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Defense Making Adjustments



Terrell Thomas' torn anterior cruciate ligament – which officially landed the valuable corner on season-ending injured reserve today – was the biggest but not the only loss suffered by the unit in last night's 41-13 preseason rout of the Chicago Bears. Brian Witherspoon, a third-year pro who joined the team this year and had made a favorable impression in camp, also tore a knee ligament and was waived/injured.

"Terrell Thomas was in great shape, very confident, lost weight, looked faster than he has, was very spirited in practice, and in games and really was a rallying point and motivating factor for the defense," Coach Tom Coughlin said on a conference call today. "He has an ACL and he'll have surgery. Brian Witherspoon gained a lot of attention particularly a week ago, and a lot of notice in terms of coverage. Not going to tell you that this week in practice was as good, but nevertheless, had made himself noticed and had also been involved in punt returns. Brian had an ACL. He will require surgery as well."

Their departures from the active roster leave the Giants understaffed at a position where large numbers are preferred. The five corners still standing are Corey Webster, Aaron Ross (who will take over for Thomas as the starting right cornerback), Michael Coe, Joe Burnett and Darnell Burks. Burnett played 15 games for the Pittsburgh Steelers in 2009 and Burks is a rookie.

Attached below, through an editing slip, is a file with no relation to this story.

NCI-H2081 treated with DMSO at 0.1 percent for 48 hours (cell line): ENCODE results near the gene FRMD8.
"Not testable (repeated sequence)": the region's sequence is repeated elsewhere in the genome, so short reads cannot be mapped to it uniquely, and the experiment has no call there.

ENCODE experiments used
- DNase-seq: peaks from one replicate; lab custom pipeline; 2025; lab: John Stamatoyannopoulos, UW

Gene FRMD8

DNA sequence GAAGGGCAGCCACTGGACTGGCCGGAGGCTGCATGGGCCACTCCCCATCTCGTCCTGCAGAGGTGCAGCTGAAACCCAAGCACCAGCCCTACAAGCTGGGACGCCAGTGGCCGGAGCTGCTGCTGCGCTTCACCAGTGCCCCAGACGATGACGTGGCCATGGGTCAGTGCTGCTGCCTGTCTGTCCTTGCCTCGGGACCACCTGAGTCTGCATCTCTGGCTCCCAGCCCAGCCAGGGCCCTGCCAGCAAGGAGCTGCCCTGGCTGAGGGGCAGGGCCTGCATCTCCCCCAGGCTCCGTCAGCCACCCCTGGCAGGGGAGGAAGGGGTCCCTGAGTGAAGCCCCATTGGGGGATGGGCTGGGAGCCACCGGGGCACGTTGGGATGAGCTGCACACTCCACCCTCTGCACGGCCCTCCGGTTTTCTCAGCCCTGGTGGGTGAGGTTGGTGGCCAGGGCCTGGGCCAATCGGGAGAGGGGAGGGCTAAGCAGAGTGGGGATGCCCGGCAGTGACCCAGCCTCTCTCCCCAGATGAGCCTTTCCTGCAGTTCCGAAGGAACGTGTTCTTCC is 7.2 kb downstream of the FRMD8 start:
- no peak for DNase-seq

In addition to Thomas and Witherspoon, the corners lost include third-year pro Bruce Johnson (torn Achilles tendon), Woodny Turenne (waived/injured after hurting his calf) and first-round draft choice Prince Amukamara, who is out after undergoing surgery to repair a broken bone in his foot.

'We've basically taken some licks at one spot," Coughlin said. "It's unfortunate but it's not unusual for football, either."

If only the injury bug had attacked one position. Coughlin also announced that defensive tackle Marvin Austin, the Giants' second-round draft choice this year, suffered a torn left pectoral muscle. He will require surgery and is out for the season, the second year in a row he will not play football. Austin missed his senior season at the University of North Carolina because he was suspended and then dismissed from the team.

With Amukamara and Austin both sidelined, the Giants are without their top two 2011 draft choices.